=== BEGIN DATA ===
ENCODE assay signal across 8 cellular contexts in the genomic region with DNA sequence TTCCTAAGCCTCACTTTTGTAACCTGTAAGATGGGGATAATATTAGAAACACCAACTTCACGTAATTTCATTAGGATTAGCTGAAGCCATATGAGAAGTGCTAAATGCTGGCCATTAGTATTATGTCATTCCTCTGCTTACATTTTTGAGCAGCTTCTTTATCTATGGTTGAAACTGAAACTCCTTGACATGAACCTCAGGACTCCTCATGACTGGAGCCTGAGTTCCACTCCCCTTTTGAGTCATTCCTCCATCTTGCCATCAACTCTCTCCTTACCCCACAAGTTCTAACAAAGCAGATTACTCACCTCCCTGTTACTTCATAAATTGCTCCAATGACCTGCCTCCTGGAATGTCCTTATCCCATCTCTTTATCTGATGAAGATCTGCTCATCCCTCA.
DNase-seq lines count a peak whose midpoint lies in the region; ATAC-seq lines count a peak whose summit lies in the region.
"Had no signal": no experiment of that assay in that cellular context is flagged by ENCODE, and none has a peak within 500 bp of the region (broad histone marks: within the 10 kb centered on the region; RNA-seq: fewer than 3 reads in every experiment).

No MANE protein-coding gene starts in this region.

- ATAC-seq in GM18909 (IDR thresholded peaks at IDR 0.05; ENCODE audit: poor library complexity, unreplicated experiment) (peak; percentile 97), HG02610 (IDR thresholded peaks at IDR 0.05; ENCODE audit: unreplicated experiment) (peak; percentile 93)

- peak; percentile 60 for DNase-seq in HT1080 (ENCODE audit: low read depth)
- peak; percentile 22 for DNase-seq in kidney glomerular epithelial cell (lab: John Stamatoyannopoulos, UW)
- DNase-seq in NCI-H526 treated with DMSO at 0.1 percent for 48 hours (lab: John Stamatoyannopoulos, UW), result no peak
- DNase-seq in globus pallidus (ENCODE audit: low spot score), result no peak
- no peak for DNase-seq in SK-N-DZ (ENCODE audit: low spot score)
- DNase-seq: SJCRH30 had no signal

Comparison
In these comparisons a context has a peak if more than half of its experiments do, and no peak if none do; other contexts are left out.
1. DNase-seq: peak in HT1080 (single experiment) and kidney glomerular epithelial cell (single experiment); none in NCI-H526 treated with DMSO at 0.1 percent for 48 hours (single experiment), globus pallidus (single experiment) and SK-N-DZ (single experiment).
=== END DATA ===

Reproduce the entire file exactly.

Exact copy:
ENCODE assay signal across 8 cellular contexts in the genomic region with DNA sequence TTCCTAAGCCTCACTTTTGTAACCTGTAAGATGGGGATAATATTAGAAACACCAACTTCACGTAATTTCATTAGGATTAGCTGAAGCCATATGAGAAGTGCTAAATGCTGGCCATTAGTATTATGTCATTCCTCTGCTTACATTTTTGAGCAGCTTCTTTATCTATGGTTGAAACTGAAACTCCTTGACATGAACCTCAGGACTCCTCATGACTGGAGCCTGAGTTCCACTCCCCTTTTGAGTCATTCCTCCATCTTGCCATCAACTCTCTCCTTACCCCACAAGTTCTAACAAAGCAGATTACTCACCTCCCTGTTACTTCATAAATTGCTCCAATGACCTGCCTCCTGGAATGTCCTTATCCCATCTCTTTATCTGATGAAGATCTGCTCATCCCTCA.
DNase-seq lines count a peak whose midpoint lies in the region; ATAC-seq lines count a peak whose summit lies in the region.
"Had no signal": no experiment of that assay in that cellular context is flagged by ENCODE, and none has a peak within 500 bp of the region (broad histone marks: within the 10 kb centered on the region; RNA-seq: fewer than 3 reads in every experiment).

No MANE protein-coding gene starts in this region.

- ATAC-seq in GM18909 (IDR thresholded peaks at IDR 0.05; ENCODE audit: poor library complexity, unreplicated experiment) (peak; percentile 97), HG02610 (IDR thresholded peaks at IDR 0.05; ENCODE audit: unreplicated experiment) (peak; percentile 93)

- peak; percentile 60 for DNase-seq in HT1080 (ENCODE audit: low read depth)
- peak; percentile 22 for DNase-seq in kidney glomerular epithelial cell (lab: John Stamatoyannopoulos, UW)
- DNase-seq in NCI-H526 treated with DMSO at 0.1 percent for 48 hours (lab: John Stamatoyannopoulos, UW), result no peak
- DNase-seq in globus pallidus (ENCODE audit: low spot score), result no peak
- no peak for DNase-seq in SK-N-DZ (ENCODE audit: low spot score)
- DNase-seq: SJCRH30 had no signal

Comparison
In these comparisons a context has a peak if more than half of its experiments do, and no peak if none do; other contexts are left out.
1. DNase-seq: peak in HT1080 (single experiment) and kidney glomerular epithelial cell (single experiment); none in NCI-H526 treated with DMSO at 0.1 percent for 48 hours (single experiment), globus pallidus (single experiment) and SK-N-DZ (single experiment).